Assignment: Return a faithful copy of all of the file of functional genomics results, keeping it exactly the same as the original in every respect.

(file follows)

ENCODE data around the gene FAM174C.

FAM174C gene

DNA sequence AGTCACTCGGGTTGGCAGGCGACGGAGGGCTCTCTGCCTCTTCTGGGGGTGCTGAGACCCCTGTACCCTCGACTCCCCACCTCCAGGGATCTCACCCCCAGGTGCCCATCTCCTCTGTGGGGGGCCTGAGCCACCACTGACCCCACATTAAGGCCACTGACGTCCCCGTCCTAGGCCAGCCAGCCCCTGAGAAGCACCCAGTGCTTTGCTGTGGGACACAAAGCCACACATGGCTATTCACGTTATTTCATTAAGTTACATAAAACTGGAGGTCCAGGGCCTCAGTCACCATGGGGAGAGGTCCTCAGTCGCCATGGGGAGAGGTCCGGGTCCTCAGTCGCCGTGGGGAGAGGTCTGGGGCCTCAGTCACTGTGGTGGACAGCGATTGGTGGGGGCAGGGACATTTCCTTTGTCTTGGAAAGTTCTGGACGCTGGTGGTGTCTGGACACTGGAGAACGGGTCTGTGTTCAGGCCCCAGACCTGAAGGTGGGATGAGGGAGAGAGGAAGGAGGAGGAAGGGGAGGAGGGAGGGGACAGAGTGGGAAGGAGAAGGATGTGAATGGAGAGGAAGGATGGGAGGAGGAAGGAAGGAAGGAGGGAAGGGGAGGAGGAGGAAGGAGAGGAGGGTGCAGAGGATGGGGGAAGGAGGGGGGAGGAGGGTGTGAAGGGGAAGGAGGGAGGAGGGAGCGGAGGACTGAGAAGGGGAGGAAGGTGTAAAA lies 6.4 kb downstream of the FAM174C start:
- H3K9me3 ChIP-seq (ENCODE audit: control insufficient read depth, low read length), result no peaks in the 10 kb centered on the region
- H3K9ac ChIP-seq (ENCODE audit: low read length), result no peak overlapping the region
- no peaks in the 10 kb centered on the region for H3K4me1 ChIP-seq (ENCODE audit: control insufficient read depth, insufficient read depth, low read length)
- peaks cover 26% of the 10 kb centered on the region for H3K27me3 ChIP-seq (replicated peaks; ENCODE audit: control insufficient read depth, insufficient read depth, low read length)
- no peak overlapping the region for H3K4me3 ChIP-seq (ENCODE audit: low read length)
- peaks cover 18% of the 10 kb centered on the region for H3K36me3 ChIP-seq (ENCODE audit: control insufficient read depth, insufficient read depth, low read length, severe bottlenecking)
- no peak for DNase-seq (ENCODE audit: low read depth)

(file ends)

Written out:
ENCODE data around the gene FAM174C.

FAM174C gene

DNA sequence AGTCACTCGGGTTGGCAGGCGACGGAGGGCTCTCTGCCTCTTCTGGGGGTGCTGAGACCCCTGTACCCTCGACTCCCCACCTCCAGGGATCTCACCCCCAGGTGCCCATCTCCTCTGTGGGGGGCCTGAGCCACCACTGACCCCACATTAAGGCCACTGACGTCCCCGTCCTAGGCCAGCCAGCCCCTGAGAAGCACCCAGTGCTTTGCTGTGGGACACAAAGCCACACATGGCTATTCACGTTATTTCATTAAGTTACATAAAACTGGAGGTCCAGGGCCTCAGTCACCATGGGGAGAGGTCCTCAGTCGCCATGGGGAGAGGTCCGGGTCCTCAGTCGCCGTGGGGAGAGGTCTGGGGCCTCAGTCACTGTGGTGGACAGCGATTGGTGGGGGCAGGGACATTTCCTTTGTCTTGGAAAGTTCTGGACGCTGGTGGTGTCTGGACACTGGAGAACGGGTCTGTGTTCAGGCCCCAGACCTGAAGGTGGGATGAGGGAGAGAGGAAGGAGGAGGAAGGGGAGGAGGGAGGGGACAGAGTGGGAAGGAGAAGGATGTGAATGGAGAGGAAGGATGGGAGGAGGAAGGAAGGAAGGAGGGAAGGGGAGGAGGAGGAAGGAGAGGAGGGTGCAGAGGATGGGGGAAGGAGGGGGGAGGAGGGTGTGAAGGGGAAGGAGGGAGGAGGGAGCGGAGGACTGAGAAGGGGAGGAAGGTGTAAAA lies 6.4 kb downstream of the FAM174C start:
- H3K9me3 ChIP-seq (ENCODE audit: control insufficient read depth, low read length), result no peaks in the 10 kb centered on the region
- H3K9ac ChIP-seq (ENCODE audit: low read length), result no peak overlapping the region
- no peaks in the 10 kb centered on the region for H3K4me1 ChIP-seq (ENCODE audit: control insufficient read depth, insufficient read depth, low read length)
- peaks cover 26% of the 10 kb centered on the region for H3K27me3 ChIP-seq (replicated peaks; ENCODE audit: control insufficient read depth, insufficient read depth, low read length)
- no peak overlapping the region for H3K4me3 ChIP-seq (ENCODE audit: low read length)
- peaks cover 18% of the 10 kb centered on the region for H3K36me3 ChIP-seq (ENCODE audit: control insufficient read depth, insufficient read depth, low read length, severe bottlenecking)
- no peak for DNase-seq (ENCODE audit: low read depth)